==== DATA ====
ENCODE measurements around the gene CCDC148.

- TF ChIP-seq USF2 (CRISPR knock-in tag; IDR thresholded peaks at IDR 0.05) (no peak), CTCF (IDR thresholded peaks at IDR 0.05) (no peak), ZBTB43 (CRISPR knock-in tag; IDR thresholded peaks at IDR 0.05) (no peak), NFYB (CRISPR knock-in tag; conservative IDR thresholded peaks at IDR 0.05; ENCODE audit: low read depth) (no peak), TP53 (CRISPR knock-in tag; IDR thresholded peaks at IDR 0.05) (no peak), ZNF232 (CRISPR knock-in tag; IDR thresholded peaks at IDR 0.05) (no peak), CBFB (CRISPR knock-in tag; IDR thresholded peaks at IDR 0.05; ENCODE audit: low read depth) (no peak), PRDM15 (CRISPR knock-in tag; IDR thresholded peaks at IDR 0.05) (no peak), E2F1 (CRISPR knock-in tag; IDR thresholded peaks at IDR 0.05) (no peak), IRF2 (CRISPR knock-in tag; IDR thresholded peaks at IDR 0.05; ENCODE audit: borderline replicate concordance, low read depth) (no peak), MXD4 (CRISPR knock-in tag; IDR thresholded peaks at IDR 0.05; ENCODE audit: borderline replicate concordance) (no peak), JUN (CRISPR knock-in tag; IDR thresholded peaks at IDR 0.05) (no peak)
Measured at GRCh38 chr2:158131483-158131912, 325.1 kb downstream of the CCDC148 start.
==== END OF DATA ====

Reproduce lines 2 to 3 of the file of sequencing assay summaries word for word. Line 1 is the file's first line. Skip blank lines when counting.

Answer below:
- TF ChIP-seq USF2 (CRISPR knock-in tag; IDR thresholded peaks at IDR 0.05) (no peak), CTCF (IDR thresholded peaks at IDR 0.05) (no peak), ZBTB43 (CRISPR knock-in tag; IDR thresholded peaks at IDR 0.05) (no peak), NFYB (CRISPR knock-in tag; conservative IDR thresholded peaks at IDR 0.05; ENCODE audit: low read depth) (no peak), TP53 (CRISPR knock-in tag; IDR thresholded peaks at IDR 0.05) (no peak), ZNF232 (CRISPR knock-in tag; IDR thresholded peaks at IDR 0.05) (no peak), CBFB (CRISPR knock-in tag; IDR thresholded peaks at IDR 0.05; ENCODE audit: low read depth) (no peak), PRDM15 (CRISPR knock-in tag; IDR thresholded peaks at IDR 0.05) (no peak), E2F1 (CRISPR knock-in tag; IDR thresholded peaks at IDR 0.05) (no peak), IRF2 (CRISPR knock-in tag; IDR thresholded peaks at IDR 0.05; ENCODE audit: borderline replicate concordance, low read depth) (no peak), MXD4 (CRISPR knock-in tag; IDR thresholded peaks at IDR 0.05; ENCODE audit: borderline replicate concordance) (no peak), JUN (CRISPR knock-in tag; IDR thresholded peaks at IDR 0.05) (no peak)
Measured at GRCh38 chr2:158131483-158131912, 325.1 kb downstream of the CCDC148 start.